Will you be mine, Tarzan?

Manjula Padmanabhan | Updated on February 28, 2020

The Irish held that on Leap Day — February 29 — women could propose marriage to men. Here are author and cartoonist Manjula Padmanabhan’s five candidates for the ritual

Five fictional men I would propose to on February 29 (with copious asides). This is not an issue that I have ever considered. But it was fun, as speculation. And a bit sad. For instance, none of the fictional men are on my timeline.


First on my list: Tarzan of the Apes, created by Edgar Rice Burroughs. Why? Because he grew up in the company of a mythical species of Great Apes, living in the trees of a lush jungle somewhere along the West Coast of Africa. He was born in the late 19th century after his parents were ship-wrecked in a storm. Orphaned, he was raised by the Apes to be like them: Intelligent, strong and noble. Proposing to him would be really easy! He could read but hadn’t heard much human speech so he probably wouldn’t understand what I was saying. I’d say, “Will you marry me?” and he’d respond with, “Ook-ook-ook!” which I would interpret as “yes”. His life in the canopy always seemed the absolute epitome of Paradise. I think I’d really enjoy that.

(ASIDE: Obviously, I take a very dim view of The Marriage Proposal concept. It’s truly ridiculous for the entire burden of a giant life-changing decision to rest upon the shoulders of just one member of the couple-to-be.)


Indiana Jones from Raiders of the Lost Ark. Do I even have to argue this case? I mean, who WOULDN’T like to tag along with a dashing warrior-archaeologist as he rampages through the world’s secret ancient sites, right? I’m not especially adventurous but finding the Holy Grail and meeting Sean Connery would be reason enough to want to be partnered with Jones.

(ASIDE: For most Indians, there’s no question of anyone choosing their own mate. Marriage is a corporate decision, made on behalf of the couple by their families. Indeed, it could be said that for Indian couples, it’s always February 29 — the bride’s side of a marriage is on the lookout for a groom from the moment of a girl’s birth.)


Han Solo from Star Wars. Okay, yes, I’m showing a certain bias in favour of Harrison Ford characters. Once again, it’s NOT because I am adventurous. It’s because I adore the idea of being a rebel’s rebel — Solo isn’t interested in fighting the Dark Side so much as he wants to save his own pelt. Plus, working alongside a Wookiee! Wow.

(ASIDE: The notion of a single day, once in four years, when women are “allowed” to propose has got to be the absolute nadir of gender-regressive customs.)


The Maharaj Kumar from Kiran Nagarkar’s Cuckold. My first choices involved my entering the lives of the partner-to-be. In the case of the Maharaj Kumar, I’d like to sweep him forward in time, from the 16th century into my life. I don’t suppose I could ever convince him to stop pining for his beloved, the one and only Mirabai. But I wouldn’t try either. I’ve always thought of him as the most likeable and aesthetically sophisticated literary character I’ve ever read about, male or female. He’s based on a historical person but I very much doubt that the real man was anything like the fictional character. He’s just too beautiful to ever be a real person. And that’s why I like him. He can be enjoyed at a purely abstract level, an exquisite work of art.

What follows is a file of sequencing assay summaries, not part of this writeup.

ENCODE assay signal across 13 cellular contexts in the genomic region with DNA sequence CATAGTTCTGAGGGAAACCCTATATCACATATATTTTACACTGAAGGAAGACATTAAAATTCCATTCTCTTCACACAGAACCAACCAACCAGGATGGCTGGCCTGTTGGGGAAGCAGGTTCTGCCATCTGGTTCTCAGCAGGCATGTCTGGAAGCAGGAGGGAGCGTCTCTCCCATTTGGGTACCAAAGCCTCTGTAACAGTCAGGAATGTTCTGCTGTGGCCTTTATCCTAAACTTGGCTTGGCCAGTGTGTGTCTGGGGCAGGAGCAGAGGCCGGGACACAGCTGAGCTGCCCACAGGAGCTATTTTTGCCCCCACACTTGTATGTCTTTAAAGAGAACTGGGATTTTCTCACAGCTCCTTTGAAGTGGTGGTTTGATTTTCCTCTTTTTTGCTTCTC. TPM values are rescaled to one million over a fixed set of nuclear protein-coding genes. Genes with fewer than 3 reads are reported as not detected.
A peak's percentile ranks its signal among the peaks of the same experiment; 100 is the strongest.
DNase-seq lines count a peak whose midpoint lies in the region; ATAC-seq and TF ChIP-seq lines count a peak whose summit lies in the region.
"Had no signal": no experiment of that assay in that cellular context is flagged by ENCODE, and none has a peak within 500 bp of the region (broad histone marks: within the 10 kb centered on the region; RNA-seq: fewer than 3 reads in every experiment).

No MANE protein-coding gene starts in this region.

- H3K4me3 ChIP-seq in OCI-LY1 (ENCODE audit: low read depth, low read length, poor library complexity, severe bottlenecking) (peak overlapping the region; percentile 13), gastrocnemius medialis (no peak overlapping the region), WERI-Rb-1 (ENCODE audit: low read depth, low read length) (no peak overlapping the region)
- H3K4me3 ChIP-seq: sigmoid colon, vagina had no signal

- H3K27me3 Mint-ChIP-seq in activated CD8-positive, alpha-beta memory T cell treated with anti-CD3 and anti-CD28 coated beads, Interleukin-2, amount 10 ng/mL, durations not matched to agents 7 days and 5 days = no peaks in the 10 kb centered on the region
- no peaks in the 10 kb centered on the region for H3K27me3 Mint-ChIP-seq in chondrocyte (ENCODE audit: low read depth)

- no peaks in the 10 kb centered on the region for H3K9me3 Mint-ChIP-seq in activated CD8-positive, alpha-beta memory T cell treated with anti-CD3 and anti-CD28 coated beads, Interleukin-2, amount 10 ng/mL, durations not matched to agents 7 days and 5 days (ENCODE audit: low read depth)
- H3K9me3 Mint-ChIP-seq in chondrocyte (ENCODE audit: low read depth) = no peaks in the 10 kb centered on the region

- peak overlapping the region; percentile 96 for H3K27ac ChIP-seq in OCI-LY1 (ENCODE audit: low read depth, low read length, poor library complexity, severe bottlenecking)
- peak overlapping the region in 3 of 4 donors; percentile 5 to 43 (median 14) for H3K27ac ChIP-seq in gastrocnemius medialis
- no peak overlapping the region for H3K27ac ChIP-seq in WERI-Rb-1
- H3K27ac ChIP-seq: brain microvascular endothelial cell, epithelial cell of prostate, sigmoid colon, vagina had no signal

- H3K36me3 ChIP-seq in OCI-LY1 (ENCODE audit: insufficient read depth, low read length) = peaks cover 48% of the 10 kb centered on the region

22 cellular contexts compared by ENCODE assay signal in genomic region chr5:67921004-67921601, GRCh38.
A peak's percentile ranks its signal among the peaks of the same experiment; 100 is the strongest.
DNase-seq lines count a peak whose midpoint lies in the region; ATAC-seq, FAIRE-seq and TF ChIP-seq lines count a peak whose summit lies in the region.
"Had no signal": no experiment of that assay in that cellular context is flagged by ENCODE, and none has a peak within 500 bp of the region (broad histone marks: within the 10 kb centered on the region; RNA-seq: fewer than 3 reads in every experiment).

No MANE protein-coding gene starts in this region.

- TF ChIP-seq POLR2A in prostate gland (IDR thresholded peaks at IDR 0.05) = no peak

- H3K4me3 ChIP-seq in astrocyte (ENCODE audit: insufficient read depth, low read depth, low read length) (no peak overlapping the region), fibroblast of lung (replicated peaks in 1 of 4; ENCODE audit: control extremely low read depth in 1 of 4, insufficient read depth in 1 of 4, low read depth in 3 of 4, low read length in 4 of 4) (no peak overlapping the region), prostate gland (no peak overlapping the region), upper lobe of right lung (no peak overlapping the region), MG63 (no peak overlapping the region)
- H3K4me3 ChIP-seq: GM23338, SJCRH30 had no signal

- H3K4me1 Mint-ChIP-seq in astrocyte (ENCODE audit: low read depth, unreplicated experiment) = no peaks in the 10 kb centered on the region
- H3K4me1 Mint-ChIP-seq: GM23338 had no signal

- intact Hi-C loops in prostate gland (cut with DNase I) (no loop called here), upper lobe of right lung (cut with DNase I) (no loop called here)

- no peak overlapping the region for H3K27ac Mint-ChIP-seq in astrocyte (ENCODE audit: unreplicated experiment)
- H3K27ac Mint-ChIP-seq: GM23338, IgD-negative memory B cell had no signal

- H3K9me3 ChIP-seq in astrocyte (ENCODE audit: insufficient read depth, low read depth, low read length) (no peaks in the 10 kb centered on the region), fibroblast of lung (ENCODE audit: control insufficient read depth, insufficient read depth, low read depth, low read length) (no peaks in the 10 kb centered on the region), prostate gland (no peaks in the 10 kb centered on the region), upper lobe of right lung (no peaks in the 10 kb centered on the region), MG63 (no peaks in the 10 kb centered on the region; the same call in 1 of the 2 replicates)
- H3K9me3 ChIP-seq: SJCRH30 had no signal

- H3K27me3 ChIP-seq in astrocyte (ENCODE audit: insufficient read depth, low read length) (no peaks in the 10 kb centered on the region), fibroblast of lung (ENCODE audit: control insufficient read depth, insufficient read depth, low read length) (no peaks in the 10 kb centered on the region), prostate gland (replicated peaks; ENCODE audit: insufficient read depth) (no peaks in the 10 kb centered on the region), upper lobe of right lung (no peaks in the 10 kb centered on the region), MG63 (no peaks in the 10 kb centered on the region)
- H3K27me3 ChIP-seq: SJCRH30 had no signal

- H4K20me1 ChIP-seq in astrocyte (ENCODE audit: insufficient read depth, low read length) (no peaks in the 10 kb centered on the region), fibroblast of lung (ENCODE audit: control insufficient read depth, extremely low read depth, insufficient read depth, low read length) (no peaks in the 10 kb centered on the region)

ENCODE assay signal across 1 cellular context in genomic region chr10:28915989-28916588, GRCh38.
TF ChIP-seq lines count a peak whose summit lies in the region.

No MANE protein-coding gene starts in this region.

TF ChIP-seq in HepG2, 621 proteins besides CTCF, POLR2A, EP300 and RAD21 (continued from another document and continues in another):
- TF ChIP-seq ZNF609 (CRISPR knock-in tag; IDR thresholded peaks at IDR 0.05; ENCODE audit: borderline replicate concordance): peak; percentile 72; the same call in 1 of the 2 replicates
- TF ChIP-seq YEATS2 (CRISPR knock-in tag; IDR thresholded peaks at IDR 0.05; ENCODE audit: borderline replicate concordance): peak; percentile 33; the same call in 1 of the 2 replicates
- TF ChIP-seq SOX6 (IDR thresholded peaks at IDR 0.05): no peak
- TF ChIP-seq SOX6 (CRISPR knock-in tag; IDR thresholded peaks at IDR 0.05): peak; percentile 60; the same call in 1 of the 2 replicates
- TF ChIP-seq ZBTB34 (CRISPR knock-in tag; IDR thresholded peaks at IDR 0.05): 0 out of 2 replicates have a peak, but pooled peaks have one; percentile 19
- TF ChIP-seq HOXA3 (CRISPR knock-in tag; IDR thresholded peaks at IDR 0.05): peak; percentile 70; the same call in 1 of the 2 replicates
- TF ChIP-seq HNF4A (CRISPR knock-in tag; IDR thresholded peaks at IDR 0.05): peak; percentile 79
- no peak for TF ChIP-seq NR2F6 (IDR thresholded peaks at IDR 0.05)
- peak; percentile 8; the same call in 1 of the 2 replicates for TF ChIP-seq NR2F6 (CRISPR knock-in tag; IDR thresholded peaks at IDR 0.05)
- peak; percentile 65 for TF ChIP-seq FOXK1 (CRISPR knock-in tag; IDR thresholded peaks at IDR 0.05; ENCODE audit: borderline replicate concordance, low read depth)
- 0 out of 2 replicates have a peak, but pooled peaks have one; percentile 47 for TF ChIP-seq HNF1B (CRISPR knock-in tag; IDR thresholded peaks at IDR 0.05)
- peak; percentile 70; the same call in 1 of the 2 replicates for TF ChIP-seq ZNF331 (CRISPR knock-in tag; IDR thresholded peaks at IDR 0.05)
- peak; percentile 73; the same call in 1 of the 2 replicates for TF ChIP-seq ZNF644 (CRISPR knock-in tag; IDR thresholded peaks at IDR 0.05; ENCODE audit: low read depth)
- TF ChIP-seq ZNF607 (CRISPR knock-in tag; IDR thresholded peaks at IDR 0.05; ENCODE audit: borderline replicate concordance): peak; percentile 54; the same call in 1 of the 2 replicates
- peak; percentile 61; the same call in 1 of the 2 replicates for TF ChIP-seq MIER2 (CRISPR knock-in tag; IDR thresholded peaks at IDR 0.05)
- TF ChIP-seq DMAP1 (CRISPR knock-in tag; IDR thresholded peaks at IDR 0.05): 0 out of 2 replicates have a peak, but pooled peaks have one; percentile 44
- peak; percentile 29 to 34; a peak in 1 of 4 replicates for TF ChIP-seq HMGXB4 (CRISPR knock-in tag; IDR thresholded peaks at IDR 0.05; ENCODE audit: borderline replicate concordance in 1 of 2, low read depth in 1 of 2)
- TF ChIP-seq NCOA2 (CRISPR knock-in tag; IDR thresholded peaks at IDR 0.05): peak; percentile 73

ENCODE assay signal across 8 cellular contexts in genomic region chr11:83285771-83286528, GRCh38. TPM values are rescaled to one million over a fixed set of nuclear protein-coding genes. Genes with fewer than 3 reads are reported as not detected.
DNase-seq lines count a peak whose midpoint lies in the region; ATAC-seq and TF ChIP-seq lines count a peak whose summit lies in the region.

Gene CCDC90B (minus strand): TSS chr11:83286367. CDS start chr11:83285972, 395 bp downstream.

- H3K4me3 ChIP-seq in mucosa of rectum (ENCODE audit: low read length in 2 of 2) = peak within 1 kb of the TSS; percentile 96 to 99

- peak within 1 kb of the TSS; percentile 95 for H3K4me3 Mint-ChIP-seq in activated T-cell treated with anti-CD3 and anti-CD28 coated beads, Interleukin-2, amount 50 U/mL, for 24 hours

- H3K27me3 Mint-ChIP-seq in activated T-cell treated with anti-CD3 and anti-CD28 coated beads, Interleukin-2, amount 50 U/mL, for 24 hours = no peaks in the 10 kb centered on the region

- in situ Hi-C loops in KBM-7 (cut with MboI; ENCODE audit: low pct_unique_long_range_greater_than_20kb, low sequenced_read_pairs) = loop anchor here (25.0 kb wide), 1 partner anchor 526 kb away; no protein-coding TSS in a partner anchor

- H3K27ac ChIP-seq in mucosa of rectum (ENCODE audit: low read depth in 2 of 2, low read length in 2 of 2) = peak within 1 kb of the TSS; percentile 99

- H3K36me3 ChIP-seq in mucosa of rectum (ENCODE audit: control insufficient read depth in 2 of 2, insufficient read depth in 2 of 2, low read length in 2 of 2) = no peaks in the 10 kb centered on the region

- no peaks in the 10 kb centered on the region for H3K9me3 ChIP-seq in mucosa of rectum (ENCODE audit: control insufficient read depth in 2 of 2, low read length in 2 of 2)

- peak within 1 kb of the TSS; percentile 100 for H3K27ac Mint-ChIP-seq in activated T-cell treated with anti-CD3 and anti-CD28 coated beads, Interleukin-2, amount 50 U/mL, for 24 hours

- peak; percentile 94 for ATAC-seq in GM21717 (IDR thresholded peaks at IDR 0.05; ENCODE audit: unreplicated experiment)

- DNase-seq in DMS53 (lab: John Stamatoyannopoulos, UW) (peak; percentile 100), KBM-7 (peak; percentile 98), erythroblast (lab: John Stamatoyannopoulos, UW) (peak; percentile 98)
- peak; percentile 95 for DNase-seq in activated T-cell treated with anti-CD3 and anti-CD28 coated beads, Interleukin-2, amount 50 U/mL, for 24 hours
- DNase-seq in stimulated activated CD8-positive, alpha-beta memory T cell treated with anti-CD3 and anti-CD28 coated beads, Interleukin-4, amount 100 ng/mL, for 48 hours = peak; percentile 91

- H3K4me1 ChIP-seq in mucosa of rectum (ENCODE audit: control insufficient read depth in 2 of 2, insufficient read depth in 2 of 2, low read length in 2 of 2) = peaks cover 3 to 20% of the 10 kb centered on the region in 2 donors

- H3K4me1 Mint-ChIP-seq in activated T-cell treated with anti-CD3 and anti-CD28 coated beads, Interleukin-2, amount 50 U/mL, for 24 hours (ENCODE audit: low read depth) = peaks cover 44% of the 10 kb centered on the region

(ASIDE: The crux of the issue is that women are conditioned to believe that marriage is more crucial for them than for men. That’s what February 29 signals to me, the notion that women who live in the world of individual proposals are desperate to take control of their lives, yet they give themselves only one day in four years... sad, sad, SAD.)


Further to the theme of inviting a fictional man into MY life, rather than the other way around: Robinson Crusoe, from the 18th-century novel of that name, by Daniel Defoe. This would only work if I had my own beautiful island, to which I could invite Crusoe. Because look: He’s already gained all the skills to survive on an isolated uninhabited rock! He’d be the ideal companion for someone like myself, who enjoys living on her own. I’d propose, we’d move to my island, he’d help me set up a large airy home and then we’d live on opposite ends of the isle, minding our own business. Perfect.

(ASIDE: In my view, humans are terrible at living with other humans. Unfortunately, it’s equally stressful for us to live as singles. Marriage is a painfully inadequate institution for solving our complex social and emotional needs. But suggesting that women “need” marriage more than men do doesn’t help anyone, least of all women.)

So... yes. I deeply disapprove of the very idea of February 29. Get real, people. Let’s find a better way to be thoughtful, compassionate and happy whilst also living alongside other people, other cultures and other species.

Manjula Padmanabhan is a writer, artist, cartoonist and playwright

Published on February 27, 2020

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